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Ages & Stages

Developmental Milestones: 3 to 4 Year Olds

​​No longer a toddler, your 3-year-old can do more things on their own. They're also starting to interact more with other children. Thi​s is a perfect age to introduce them to school or an organized play group. This can let them ​stretch their skills while learning to socialize.

Here are some milestones you can look for at this age.

Movement milestones

  • Hops and stands on one foot up to 5 seconds

  • Goes upstairs and downstairs without support

  • Kicks ball forward

  • Throws ball overhand

  • Catches bounced ball most of the time

  • Moves forward and backward with agility

  • Pedals tricycle

  • Climbs on and off couch or chair

Milestones in hand and finger skills

  • Copies square shapes

  • Draws a person with head and one other body part

  • Uses child-safe scissors

  • Draws circles and squares

  • Begins to copy some capital letters

Language milestones

  • Understands the concepts of "same" and "different"

  • Understands simple prepositions such as "on" and "under"

  • Uses 3-word sentences

  • Uses words that are 75% understandable by strangers

  • Tells stories

Cognitive milestones

  • Correctly names some colors

  • Understands the concept of counting and may know a few numbers

  • Approaches problems from a single point of view

  • Begins to have a clearer sense of time

  • Follows three-part commands

  • Recalls parts of a story

  • Engages in imaginative play

Social milestones

  • Interested in new experiences

  • Cooperates with other children and shares

  • Plays "Mom" or "Dad"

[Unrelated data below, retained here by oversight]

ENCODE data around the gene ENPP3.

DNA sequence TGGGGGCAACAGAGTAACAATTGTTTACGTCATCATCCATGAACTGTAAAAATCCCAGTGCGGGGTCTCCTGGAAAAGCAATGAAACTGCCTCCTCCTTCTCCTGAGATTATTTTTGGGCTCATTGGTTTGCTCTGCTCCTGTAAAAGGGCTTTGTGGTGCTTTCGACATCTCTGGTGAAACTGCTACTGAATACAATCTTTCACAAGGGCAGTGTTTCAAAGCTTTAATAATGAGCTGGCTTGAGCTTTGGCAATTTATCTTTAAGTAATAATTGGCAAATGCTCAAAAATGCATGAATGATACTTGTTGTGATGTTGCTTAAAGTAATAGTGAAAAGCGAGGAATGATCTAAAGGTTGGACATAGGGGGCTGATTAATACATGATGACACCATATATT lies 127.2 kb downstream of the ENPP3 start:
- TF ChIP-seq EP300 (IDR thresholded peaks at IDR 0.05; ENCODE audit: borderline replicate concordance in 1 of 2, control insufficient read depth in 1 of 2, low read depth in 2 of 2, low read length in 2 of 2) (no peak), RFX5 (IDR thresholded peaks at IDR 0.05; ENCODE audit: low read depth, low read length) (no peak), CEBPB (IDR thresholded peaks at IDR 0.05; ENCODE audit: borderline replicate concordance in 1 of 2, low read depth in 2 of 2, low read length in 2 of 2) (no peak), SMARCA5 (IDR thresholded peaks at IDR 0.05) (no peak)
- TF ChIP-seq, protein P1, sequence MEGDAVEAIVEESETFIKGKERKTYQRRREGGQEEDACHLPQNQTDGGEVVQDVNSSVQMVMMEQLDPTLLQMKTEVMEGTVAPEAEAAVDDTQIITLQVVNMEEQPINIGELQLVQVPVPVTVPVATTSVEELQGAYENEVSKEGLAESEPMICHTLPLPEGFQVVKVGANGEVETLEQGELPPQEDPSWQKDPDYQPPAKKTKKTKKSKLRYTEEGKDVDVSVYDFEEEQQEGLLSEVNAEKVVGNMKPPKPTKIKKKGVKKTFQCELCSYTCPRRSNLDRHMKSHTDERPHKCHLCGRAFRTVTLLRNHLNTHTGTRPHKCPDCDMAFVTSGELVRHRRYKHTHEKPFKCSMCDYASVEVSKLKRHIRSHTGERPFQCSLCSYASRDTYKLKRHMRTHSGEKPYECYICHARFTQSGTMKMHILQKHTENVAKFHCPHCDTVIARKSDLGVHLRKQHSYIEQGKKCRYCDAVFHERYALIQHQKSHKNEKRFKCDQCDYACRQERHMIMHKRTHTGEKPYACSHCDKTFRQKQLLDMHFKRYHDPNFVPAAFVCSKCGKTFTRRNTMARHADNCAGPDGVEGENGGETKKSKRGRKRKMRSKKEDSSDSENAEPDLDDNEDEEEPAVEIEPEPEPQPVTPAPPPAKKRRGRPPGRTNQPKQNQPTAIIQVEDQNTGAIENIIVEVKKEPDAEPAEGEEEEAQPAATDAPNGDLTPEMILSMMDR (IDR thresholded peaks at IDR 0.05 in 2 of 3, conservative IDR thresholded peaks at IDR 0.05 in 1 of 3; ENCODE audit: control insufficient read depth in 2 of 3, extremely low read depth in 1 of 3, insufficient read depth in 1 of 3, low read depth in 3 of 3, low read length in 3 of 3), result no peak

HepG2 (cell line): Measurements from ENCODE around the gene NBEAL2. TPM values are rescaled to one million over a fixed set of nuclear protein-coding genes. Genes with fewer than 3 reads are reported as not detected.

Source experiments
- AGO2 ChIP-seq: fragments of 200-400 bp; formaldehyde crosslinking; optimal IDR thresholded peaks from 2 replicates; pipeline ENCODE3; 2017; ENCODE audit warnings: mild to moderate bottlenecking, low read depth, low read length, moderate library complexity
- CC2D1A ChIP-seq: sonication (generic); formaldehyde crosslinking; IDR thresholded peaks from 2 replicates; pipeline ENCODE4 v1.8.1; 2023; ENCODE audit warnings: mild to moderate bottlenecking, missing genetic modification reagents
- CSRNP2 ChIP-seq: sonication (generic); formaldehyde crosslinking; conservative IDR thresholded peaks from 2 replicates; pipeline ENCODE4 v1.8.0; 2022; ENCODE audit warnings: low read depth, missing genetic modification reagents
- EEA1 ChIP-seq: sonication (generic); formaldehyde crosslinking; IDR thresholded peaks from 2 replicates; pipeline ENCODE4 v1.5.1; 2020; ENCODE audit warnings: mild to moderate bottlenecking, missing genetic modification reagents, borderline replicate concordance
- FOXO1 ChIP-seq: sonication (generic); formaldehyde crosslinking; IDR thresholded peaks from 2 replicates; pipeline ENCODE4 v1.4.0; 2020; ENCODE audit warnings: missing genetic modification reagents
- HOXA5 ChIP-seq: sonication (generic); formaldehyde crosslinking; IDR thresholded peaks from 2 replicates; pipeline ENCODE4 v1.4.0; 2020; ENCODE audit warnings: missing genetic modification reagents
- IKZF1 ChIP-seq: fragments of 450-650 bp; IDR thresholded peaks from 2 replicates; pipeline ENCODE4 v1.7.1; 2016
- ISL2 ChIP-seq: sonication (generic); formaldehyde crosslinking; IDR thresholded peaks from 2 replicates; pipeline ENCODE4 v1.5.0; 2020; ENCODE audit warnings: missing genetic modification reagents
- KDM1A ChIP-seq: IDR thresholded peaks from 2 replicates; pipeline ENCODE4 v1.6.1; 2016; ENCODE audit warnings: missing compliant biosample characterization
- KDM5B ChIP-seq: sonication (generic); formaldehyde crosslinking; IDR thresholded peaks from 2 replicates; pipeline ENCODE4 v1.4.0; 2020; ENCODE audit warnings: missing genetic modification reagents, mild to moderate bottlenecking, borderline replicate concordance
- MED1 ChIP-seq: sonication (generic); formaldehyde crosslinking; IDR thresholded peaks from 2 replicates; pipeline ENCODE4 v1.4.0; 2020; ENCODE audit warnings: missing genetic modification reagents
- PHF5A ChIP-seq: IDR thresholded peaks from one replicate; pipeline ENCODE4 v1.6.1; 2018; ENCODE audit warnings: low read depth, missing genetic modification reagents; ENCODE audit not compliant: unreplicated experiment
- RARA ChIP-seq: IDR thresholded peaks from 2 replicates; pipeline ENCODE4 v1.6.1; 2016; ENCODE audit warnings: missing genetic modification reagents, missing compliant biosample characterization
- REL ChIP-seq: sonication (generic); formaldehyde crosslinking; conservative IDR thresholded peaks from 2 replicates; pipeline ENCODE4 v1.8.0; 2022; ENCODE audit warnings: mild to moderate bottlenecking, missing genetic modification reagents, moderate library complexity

• Increasingly inventive in fantasy play

  • Dresses and undresses self (coat, jacket, shirt)

  • Negotiates solutions to conflicts

  • Eats independently

  • Enters bathroom and urinates by self

Emotional Milestones

  • Imagines that many unfamiliar images may be "monsters"

  • Views self as a whole person involving body, mind and feelings

  • Often cannot distinguish between fantasy and reality

Developmental health watch

Because each child develops in their own manner, it's impossible to tell exactly when or how they'll perfect a given skill.

The developmental milestones listed here will give you a general idea of the changes you can expect as your child gets older. However, don't be alarmed if their development takes a slightly different course.

Talk with your pediatrician, however, if your child displays any of the following signs of possible developmental delay for this age range.

  • Cannot throw a ball overhand

  • Cannot jump in place

  • Cannot ride a tricycle

  • Cannot grasp a crayon between thumb and fingers

  • Has difficulty scribbling

  • Cannot stack four blocks

  • Still clings or cries whenever their parents leave them

  • Shows no interest in interactive games

  • Ignores other children

  • Doesn't respond to people outside the family

  • Doesn't engage in fantasy play

  • Resists dressing, sleeping, using the toilet

  • Lashes out without any self-control when angry or upset

  • Cannot copy a circle

  • Doesn't use sentences of more than three words

  • Doesn't use "me" and "you" appropriately

More information

Last Updated
Caring for Your Baby and Young Child: Birth to Age 5 7th Edition (Copyright © 2019 American Academy of Pediatrics)
The information contained on this Web site should not be used as a substitute for the medical care and advice of your pediatrician. There may be variations in treatment that your pediatrician may recommend based on individual facts and circumstances.
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